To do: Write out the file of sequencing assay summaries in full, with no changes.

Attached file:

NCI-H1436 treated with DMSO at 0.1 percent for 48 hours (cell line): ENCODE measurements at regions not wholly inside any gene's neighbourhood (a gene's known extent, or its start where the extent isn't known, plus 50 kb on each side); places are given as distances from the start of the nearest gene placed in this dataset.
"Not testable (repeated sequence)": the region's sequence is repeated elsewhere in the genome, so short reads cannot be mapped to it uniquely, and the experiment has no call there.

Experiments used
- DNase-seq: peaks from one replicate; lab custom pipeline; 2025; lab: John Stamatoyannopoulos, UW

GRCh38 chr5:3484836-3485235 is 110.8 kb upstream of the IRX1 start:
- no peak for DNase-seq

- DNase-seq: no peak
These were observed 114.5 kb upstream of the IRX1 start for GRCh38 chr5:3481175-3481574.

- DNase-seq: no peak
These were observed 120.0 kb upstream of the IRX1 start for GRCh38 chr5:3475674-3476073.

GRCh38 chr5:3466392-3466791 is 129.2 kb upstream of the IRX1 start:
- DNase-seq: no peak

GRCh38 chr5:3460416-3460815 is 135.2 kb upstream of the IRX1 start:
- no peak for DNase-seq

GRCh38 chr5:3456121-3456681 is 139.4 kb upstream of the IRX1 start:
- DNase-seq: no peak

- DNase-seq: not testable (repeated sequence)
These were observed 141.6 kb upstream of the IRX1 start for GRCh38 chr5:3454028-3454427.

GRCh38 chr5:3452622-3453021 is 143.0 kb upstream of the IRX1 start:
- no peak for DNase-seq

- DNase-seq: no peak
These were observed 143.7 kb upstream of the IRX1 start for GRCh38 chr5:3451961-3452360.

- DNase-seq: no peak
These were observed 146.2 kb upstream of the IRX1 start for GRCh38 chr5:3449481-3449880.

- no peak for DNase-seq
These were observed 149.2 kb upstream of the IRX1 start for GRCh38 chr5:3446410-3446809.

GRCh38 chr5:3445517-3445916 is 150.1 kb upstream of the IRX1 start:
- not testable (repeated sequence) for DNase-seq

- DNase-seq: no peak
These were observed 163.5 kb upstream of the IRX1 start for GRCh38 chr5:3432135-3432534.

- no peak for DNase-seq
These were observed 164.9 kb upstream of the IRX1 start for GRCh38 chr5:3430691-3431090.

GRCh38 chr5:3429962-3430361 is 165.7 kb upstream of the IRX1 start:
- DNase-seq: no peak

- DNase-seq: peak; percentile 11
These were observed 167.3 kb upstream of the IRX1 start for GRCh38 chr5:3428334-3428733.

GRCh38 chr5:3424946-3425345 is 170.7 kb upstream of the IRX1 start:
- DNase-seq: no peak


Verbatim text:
NCI-H1436 treated with DMSO at 0.1 percent for 48 hours (cell line): ENCODE measurements at regions not wholly inside any gene's neighbourhood (a gene's known extent, or its start where the extent isn't known, plus 50 kb on each side); places are given as distances from the start of the nearest gene placed in this dataset.
"Not testable (repeated sequence)": the region's sequence is repeated elsewhere in the genome, so short reads cannot be mapped to it uniquely, and the experiment has no call there.

Experiments used
- DNase-seq: peaks from one replicate; lab custom pipeline; 2025; lab: John Stamatoyannopoulos, UW

GRCh38 chr5:3484836-3485235 is 110.8 kb upstream of the IRX1 start:
- no peak for DNase-seq

- DNase-seq: no peak
These were observed 114.5 kb upstream of the IRX1 start for GRCh38 chr5:3481175-3481574.

- DNase-seq: no peak
These were observed 120.0 kb upstream of the IRX1 start for GRCh38 chr5:3475674-3476073.

GRCh38 chr5:3466392-3466791 is 129.2 kb upstream of the IRX1 start:
- DNase-seq: no peak

GRCh38 chr5:3460416-3460815 is 135.2 kb upstream of the IRX1 start:
- no peak for DNase-seq

GRCh38 chr5:3456121-3456681 is 139.4 kb upstream of the IRX1 start:
- DNase-seq: no peak

- DNase-seq: not testable (repeated sequence)
These were observed 141.6 kb upstream of the IRX1 start for GRCh38 chr5:3454028-3454427.

GRCh38 chr5:3452622-3453021 is 143.0 kb upstream of the IRX1 start:
- no peak for DNase-seq

- DNase-seq: no peak
These were observed 143.7 kb upstream of the IRX1 start for GRCh38 chr5:3451961-3452360.

- DNase-seq: no peak
These were observed 146.2 kb upstream of the IRX1 start for GRCh38 chr5:3449481-3449880.

- no peak for DNase-seq
These were observed 149.2 kb upstream of the IRX1 start for GRCh38 chr5:3446410-3446809.

GRCh38 chr5:3445517-3445916 is 150.1 kb upstream of the IRX1 start:
- not testable (repeated sequence) for DNase-seq

- DNase-seq: no peak
These were observed 163.5 kb upstream of the IRX1 start for GRCh38 chr5:3432135-3432534.

- no peak for DNase-seq
These were observed 164.9 kb upstream of the IRX1 start for GRCh38 chr5:3430691-3431090.

GRCh38 chr5:3429962-3430361 is 165.7 kb upstream of the IRX1 start:
- DNase-seq: no peak

- DNase-seq: peak; percentile 11
These were observed 167.3 kb upstream of the IRX1 start for GRCh38 chr5:3428334-3428733.

GRCh38 chr5:3424946-3425345 is 170.7 kb upstream of the IRX1 start:
- DNase-seq: no peak